Addition of genetic information to clinical factors does not increase identification of individuals at risk for esophageal adenocarcinoma, researchers report in the January 2019 issue of Gastroenterology.
New screening and risk evaluation methods are needed to improve early detection of esophageal adenocarcinoma, because most patients receive a diagnosis at a late stage when they have low odds of survival after treatment. Clinical factors, or combinations of genetic, clinical, and demographic/lifestyle factors, can identify individuals at high risk of esophageal adenocarcinoma. A model including patient age, sex, body mass index (BMI), smoking status, and prior esophageal conditions identified individuals who developed esophageal adenocarcinoma within 5 years with an area under receiver operating characteristic curve of 0.80.
However, additional information is needed to identify individuals at sufficiently high risk to warrant endoscopy screening and to help individuals at low risk avoid unnecessary and invasive procedures.
Andrew T. Kunzmann et al analyzed data from the UK Biobank to determine whether the addition of genetic factors to their clinical risk determination system increased their ability to identify individuals at high risk for development of esophageal adenocarcinoma within 5 years. They combined information on clinical factors and genetic variants previously associated with esophageal adenocarcinoma (polygenic risk scores, calculated by summing the positive risk allele counts for 18 genetic variants weighted by their odds ratios from genome-wide association studies). These genetic variants might contribute to development of esophageal cancer.
A total of 329,643 (65.6%) were included in the analysis; 214 individuals were diagnosed with esophageal adenocarcinoma within 5 years. Individuals diagnosed with esophageal adenocarcinoma were more likely to be older, male, and current or former smokers; they also had a higher BMI, an existing esophageal condition, and a higher polygenic risk score than noncases.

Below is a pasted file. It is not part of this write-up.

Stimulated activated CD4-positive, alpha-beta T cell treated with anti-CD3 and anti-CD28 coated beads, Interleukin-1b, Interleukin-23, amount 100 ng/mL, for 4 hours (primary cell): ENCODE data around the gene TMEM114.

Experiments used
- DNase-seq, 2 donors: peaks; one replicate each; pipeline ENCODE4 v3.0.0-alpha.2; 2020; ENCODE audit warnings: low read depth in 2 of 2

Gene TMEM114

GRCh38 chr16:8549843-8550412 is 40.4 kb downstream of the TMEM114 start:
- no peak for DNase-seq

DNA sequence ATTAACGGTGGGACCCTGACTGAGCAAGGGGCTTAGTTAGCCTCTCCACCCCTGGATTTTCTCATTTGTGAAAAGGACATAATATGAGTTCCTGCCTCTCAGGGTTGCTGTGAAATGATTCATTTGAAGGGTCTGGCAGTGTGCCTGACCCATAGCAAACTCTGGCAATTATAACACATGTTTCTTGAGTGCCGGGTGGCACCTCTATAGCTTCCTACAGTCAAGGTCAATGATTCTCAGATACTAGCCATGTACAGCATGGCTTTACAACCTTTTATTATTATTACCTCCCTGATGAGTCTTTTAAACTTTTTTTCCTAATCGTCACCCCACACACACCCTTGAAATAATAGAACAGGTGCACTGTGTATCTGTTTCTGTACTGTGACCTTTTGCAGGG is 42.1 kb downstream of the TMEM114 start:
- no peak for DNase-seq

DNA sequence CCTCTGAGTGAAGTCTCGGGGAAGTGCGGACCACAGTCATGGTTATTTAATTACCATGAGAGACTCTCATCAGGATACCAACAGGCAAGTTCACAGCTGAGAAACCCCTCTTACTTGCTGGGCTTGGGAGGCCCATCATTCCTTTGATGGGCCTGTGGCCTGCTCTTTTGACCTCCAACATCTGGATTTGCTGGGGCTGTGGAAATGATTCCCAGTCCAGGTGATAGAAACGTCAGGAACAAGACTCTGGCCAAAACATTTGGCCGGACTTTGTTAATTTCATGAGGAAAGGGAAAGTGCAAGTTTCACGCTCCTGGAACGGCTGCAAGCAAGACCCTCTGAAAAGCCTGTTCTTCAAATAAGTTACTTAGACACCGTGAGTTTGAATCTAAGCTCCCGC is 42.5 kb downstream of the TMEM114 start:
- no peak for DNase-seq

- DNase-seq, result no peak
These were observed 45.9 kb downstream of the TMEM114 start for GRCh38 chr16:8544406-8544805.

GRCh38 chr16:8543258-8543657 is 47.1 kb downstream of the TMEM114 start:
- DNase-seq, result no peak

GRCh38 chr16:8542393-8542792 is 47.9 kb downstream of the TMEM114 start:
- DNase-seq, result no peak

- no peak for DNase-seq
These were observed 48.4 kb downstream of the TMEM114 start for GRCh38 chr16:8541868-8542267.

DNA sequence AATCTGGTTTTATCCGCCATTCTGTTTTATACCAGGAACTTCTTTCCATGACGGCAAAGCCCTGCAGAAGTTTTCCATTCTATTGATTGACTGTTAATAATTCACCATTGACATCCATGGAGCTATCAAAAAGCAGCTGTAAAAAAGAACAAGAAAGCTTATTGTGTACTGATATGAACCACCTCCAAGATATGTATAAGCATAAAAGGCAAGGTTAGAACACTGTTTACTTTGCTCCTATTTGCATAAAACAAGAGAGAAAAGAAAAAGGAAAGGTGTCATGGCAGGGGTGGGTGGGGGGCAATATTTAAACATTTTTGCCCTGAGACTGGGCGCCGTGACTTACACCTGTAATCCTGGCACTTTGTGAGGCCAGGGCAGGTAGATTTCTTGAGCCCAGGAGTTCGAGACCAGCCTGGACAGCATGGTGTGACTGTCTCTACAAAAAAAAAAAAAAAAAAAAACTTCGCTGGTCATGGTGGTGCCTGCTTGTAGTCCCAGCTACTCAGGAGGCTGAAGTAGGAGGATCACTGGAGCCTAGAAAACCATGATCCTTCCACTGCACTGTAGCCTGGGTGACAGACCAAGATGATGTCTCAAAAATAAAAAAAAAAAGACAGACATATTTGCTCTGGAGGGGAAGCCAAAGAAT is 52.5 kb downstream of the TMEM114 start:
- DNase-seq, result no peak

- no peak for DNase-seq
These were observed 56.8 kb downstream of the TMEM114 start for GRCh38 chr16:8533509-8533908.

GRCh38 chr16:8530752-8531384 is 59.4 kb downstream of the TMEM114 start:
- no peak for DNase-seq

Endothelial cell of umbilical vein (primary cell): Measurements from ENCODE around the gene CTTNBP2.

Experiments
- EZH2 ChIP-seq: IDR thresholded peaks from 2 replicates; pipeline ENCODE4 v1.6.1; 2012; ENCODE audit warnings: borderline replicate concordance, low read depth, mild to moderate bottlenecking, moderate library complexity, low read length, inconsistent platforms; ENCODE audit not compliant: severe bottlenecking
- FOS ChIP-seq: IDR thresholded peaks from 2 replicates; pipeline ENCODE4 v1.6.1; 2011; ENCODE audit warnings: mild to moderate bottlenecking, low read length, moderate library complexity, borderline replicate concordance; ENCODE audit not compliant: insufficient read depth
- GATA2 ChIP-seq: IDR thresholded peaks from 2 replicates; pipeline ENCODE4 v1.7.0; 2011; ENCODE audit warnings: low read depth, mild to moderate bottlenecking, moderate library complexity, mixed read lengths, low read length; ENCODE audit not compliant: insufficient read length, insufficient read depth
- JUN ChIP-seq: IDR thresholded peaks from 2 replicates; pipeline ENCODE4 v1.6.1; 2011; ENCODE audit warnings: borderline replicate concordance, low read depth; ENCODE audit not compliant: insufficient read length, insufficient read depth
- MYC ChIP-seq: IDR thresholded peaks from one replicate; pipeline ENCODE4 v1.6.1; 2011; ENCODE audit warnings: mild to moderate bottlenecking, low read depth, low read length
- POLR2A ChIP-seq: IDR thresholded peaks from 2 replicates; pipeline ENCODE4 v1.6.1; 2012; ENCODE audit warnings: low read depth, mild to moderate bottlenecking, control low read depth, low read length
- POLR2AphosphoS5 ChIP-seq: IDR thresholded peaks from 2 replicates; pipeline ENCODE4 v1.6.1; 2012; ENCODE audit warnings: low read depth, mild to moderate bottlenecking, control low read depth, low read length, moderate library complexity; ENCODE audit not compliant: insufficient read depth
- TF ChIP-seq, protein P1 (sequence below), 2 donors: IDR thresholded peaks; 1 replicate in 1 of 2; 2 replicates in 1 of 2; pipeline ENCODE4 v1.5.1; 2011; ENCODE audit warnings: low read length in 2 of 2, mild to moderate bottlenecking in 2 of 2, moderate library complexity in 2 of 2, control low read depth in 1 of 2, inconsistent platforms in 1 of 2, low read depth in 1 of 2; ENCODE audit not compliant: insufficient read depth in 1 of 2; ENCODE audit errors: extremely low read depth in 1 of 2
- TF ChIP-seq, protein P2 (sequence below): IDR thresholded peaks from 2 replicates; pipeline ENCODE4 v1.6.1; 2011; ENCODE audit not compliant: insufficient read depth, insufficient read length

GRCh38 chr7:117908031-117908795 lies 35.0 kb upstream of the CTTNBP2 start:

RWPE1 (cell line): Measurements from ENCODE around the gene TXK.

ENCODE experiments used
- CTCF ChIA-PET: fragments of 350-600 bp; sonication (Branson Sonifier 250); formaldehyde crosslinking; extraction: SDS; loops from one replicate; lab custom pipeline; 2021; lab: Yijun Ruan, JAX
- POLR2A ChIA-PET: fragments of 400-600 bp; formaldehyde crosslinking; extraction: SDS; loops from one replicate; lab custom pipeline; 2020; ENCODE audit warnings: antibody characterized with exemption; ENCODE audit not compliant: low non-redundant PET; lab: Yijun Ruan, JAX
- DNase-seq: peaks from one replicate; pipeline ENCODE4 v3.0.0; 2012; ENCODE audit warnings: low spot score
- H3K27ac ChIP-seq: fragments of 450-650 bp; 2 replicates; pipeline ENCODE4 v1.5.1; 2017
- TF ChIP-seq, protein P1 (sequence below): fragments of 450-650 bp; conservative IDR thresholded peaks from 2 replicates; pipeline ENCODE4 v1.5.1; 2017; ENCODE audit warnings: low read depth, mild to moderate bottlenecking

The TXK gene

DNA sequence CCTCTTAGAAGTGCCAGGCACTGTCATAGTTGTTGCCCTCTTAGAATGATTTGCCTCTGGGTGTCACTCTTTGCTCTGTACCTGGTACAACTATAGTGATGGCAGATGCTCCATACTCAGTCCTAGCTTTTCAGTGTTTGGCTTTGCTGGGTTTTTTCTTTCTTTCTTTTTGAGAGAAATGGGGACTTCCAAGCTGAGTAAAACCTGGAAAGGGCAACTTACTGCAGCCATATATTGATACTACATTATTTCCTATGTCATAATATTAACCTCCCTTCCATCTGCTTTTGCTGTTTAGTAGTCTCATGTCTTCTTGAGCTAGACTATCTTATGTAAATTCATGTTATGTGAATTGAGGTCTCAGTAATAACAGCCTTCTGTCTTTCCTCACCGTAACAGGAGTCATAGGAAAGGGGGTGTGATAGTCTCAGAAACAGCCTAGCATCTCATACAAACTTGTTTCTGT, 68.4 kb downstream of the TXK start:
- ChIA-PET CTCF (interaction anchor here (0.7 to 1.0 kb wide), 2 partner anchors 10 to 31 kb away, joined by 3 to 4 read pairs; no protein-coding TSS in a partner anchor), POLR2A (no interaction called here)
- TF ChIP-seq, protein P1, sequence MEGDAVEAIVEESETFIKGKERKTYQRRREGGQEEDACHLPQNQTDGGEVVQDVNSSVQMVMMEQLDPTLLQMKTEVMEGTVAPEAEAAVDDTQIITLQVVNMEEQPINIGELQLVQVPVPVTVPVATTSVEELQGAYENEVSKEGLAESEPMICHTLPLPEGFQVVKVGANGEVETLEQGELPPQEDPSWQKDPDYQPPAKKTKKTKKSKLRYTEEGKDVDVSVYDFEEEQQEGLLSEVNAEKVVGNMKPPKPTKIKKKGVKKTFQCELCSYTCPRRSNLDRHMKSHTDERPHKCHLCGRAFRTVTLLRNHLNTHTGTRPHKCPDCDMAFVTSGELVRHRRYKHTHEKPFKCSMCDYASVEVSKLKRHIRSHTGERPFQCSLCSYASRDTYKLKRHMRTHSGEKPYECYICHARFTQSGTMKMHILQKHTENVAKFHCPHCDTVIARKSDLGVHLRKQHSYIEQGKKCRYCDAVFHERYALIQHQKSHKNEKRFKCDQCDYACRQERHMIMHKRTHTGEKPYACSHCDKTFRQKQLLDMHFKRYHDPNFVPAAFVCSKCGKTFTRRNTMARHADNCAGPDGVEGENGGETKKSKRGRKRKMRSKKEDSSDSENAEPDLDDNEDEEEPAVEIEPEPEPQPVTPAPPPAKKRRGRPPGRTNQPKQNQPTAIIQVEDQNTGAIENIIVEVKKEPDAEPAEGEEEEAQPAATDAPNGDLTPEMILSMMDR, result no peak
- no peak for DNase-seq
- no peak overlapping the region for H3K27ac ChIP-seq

The strongest adjusted associations with esophageal adenocarcinoma within 5 years were for single nucleotide polymorphisms (SNPs) at, or near, the genes CFTR (rs17451754; odds ratio, 1.21) and BARX1 (rs11789015; odds ratio,1.20).
The association between polygenic risk score and risk of esophageal adenocarcinoma within 5 years was modest and not statistically significant (adjusted odds ratio for the middle vs bottom tertile 1.09; adjusted odds ratio for the top vs bottom tertile,1.38).
The combination of clinical factors and polygenic risk score identified individuals who developed esophageal adenocarcinoma within 5 years with an area under receiver operating characteristic curve (AUROC) of 0.80—the same value as for clinical factors alone (see Figure). This was true even in a secondary analysis, with 18 SNPs added to the model (AUROC, 0.81).
When the authors compared the combined clinical and polygenic risk score model with the original clinical points-based model, changes in net reclassification index and Youden’s index were modest at any of the cutoff points—modest improvements in sensitivity were offset by modest reductions in specificity.
Kunzmann et al conclude that testing for esophageal cancer-associated germline mutations is unlikely to help identify individuals at risk for this cancer, at a population level. Studies are needed to examine other biomarkers associated with detection of this tumor.